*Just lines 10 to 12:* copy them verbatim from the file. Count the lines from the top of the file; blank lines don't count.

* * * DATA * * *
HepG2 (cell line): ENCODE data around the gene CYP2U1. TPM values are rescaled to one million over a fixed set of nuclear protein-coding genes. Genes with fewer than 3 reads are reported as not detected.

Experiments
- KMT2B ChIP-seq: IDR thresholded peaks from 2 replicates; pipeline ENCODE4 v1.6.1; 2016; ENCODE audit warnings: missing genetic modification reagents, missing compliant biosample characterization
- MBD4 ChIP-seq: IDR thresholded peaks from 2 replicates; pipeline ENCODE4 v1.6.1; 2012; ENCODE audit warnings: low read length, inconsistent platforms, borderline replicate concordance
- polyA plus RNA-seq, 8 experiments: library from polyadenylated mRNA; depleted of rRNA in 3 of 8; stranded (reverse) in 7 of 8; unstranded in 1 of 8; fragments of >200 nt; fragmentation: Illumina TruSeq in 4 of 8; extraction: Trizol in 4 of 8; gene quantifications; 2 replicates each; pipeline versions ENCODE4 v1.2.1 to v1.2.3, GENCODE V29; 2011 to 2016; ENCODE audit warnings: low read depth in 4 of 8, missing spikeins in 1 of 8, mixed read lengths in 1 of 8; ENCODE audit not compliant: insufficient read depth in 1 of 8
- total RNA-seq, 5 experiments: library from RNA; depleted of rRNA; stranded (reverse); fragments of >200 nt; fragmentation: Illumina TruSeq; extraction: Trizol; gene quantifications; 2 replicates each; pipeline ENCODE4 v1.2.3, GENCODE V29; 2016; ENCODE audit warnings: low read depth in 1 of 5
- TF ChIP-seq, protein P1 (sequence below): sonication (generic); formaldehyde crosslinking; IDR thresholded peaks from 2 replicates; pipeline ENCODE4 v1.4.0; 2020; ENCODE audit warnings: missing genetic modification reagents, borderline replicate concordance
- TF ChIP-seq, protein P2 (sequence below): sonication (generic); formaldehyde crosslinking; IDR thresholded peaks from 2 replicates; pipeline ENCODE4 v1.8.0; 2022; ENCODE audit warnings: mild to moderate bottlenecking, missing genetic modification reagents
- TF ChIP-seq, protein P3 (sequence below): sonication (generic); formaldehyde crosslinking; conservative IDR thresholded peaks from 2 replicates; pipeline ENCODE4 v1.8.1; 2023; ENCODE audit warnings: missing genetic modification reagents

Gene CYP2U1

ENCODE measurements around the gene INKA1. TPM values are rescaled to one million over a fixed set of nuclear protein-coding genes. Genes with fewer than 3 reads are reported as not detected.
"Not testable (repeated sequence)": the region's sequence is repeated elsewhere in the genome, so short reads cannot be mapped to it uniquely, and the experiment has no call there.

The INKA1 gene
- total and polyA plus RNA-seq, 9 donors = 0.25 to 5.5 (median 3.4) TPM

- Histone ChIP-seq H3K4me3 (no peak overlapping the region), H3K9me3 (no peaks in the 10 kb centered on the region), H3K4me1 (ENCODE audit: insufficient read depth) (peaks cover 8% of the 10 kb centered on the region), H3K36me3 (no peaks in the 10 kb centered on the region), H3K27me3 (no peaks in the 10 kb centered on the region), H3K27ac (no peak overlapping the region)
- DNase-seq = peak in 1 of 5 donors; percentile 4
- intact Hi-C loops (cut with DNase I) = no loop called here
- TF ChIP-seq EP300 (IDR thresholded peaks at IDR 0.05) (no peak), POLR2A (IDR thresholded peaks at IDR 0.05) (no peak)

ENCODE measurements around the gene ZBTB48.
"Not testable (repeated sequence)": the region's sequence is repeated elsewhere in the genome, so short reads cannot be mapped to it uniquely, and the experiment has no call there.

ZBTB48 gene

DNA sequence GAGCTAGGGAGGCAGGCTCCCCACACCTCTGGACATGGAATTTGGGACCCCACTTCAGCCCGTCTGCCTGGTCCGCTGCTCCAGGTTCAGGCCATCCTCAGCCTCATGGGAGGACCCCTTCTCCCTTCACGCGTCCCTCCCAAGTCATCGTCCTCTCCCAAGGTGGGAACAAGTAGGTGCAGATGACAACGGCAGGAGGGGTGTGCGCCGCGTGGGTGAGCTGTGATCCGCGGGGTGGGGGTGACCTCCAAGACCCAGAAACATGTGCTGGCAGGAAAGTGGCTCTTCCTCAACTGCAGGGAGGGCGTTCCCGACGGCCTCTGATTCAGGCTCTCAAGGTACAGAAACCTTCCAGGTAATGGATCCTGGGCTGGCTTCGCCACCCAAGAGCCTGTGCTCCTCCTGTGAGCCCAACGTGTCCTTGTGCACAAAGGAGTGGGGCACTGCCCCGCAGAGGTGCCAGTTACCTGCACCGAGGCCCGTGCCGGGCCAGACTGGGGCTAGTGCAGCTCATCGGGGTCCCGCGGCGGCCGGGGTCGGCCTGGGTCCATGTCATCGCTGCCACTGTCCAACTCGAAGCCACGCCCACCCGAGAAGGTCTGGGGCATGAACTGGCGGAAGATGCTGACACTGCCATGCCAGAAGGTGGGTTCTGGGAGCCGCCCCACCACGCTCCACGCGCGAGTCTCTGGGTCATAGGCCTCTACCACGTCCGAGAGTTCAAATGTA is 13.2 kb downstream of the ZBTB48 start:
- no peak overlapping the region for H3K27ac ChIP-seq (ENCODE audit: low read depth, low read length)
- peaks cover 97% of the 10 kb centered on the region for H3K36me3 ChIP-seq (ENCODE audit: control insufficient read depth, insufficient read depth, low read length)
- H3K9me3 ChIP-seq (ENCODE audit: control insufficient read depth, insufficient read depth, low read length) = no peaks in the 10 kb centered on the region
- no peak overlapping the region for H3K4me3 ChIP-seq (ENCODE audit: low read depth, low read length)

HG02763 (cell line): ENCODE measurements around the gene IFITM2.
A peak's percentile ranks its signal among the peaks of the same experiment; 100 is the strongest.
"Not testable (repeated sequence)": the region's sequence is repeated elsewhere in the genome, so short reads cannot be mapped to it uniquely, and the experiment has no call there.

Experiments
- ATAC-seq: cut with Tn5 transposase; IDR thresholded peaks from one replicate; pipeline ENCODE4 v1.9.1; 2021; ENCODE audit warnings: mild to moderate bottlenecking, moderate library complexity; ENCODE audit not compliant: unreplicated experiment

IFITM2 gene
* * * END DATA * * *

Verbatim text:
Gene CYP2U1

ENCODE measurements around the gene INKA1. TPM values are rescaled to one million over a fixed set of nuclear protein-coding genes. Genes with fewer than 3 reads are reported as not detected.
"Not testable (repeated sequence)": the region's sequence is repeated elsewhere in the genome, so short reads cannot be mapped to it uniquely, and the experiment has no call there.